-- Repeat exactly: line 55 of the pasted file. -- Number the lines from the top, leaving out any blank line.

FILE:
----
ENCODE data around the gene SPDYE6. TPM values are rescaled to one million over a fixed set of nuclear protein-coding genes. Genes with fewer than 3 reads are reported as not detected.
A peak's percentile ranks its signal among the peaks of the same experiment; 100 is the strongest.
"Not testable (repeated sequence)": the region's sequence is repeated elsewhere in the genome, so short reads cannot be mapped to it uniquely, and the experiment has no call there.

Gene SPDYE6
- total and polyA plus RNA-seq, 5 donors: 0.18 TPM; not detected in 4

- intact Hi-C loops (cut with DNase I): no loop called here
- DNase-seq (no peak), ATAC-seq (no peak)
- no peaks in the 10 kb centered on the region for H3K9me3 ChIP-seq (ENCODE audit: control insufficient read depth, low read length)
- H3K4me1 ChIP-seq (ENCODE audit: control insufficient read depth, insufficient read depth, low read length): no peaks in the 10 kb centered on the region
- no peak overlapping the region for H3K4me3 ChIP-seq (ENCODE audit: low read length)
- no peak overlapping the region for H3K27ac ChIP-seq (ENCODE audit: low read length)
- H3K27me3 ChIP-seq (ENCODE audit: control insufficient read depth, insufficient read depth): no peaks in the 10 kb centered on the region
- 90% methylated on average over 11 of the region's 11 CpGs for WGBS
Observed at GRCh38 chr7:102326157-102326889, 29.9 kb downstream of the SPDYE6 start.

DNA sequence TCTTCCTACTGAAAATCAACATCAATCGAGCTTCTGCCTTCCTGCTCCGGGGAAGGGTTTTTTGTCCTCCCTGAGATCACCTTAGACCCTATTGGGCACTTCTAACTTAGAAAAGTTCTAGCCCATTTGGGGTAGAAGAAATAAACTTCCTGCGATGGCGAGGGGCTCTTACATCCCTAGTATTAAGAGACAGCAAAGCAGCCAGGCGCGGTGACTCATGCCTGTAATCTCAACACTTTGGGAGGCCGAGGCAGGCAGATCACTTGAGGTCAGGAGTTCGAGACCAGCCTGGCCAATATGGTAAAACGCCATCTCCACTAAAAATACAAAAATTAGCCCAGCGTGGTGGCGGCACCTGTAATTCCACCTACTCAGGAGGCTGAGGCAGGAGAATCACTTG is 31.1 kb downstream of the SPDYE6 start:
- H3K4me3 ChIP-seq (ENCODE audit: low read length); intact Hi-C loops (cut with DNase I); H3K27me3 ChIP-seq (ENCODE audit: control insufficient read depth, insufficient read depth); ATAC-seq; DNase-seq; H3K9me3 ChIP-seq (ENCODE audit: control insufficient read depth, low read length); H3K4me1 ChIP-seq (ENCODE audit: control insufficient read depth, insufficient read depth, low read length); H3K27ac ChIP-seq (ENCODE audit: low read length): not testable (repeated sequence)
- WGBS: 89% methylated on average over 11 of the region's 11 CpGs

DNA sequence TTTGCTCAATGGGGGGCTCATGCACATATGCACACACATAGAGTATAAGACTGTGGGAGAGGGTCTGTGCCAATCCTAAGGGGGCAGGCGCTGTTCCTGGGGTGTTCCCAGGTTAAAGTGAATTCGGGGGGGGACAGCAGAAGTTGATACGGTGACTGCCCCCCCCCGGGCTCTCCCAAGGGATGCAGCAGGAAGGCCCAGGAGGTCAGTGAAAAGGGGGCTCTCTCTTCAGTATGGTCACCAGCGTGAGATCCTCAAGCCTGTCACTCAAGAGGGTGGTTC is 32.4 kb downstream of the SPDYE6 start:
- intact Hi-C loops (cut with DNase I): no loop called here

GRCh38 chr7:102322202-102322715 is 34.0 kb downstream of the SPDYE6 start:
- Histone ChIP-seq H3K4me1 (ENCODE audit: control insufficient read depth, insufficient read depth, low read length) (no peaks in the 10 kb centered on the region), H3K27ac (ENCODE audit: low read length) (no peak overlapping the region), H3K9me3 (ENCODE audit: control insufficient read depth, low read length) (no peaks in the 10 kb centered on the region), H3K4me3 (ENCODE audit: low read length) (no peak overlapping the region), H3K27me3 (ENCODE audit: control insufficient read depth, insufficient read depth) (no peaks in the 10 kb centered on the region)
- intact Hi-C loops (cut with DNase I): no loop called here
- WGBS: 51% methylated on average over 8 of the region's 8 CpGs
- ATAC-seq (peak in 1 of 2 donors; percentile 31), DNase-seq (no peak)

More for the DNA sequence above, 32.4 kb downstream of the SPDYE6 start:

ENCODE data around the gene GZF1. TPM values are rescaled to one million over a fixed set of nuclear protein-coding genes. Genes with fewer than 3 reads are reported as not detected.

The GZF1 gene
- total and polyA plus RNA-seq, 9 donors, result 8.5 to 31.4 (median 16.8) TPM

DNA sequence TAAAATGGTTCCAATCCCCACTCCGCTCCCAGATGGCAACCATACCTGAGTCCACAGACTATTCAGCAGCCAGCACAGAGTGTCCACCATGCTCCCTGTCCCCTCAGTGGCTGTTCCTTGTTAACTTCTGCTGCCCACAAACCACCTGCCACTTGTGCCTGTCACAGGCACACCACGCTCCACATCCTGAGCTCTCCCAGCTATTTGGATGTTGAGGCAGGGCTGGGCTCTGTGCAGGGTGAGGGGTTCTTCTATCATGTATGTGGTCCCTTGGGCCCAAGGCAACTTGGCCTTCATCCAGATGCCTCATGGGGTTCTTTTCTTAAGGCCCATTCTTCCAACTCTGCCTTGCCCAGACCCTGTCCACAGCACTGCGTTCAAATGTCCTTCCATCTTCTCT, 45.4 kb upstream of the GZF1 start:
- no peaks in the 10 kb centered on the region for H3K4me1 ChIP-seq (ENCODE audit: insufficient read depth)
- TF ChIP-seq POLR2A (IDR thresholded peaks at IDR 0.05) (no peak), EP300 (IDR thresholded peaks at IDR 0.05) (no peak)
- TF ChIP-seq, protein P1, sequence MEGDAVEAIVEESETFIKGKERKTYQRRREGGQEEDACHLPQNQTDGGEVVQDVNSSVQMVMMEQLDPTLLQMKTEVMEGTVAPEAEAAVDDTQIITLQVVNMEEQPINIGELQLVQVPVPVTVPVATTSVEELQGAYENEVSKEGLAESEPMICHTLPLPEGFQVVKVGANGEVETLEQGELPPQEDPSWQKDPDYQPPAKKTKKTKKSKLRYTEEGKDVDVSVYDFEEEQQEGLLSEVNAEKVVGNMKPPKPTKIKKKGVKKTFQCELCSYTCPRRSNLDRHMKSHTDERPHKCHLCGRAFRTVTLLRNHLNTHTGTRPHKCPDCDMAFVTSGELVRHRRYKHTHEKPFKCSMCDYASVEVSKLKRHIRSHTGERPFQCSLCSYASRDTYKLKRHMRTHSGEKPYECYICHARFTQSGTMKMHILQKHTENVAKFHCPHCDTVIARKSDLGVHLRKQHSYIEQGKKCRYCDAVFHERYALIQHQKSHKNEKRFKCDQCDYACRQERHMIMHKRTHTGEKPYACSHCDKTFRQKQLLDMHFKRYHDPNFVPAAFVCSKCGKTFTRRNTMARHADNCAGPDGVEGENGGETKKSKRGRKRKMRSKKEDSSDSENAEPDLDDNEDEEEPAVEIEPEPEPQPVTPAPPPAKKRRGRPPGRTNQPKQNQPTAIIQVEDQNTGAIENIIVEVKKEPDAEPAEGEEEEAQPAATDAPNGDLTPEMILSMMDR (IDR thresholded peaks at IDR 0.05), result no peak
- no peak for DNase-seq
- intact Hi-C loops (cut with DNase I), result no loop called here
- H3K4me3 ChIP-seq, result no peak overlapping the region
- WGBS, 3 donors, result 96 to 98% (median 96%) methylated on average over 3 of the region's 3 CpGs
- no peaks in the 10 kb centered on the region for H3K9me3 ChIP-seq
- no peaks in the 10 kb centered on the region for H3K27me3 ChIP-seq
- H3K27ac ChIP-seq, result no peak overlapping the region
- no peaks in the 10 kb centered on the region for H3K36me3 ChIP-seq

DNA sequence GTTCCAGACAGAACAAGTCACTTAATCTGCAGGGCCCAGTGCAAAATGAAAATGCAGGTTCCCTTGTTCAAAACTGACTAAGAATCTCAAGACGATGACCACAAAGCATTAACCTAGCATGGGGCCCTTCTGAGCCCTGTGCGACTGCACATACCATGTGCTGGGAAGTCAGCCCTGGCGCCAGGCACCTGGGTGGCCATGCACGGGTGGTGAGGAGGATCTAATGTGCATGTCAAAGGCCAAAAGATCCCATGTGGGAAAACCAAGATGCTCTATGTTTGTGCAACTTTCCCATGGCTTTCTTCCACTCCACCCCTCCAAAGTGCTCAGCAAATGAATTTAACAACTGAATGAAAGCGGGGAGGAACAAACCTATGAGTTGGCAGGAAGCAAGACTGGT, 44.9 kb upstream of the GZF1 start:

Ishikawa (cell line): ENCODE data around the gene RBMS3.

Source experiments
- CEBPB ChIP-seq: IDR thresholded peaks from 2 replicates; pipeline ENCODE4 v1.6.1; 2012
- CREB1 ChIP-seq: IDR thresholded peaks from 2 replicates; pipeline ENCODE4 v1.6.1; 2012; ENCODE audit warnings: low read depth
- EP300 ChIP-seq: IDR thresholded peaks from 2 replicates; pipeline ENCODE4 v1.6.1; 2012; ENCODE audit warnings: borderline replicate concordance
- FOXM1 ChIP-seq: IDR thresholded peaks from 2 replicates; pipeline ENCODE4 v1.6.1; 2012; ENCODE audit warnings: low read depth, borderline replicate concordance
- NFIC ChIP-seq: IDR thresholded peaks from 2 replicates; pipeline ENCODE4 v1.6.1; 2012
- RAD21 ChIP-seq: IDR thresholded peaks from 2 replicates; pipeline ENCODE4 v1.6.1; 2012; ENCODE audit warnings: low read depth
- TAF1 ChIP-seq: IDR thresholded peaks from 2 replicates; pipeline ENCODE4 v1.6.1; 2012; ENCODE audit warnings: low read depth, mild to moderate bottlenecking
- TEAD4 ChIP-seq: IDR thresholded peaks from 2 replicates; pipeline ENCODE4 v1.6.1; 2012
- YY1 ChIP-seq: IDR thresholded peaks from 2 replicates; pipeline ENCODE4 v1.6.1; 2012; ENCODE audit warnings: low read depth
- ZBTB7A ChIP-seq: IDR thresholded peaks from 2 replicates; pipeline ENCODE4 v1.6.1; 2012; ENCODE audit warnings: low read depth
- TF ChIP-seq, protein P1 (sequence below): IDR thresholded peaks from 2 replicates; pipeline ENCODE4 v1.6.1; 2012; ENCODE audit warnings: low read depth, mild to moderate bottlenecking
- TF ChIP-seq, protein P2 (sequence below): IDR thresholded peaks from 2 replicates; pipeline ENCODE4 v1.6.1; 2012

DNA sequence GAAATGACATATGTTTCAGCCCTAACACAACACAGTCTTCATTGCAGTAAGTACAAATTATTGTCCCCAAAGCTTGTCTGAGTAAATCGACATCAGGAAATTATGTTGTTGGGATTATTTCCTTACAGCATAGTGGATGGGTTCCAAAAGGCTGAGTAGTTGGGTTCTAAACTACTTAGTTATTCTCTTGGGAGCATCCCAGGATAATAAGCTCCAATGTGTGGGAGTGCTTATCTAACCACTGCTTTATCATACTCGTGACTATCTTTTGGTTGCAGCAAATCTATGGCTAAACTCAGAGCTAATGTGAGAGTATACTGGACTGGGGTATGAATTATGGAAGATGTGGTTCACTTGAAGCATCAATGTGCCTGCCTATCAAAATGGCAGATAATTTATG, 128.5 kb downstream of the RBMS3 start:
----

- TF ChIP-seq, protein P2 (sequence below): IDR thresholded peaks from 2 replicates; pipeline ENCODE4 v1.6.1; 2012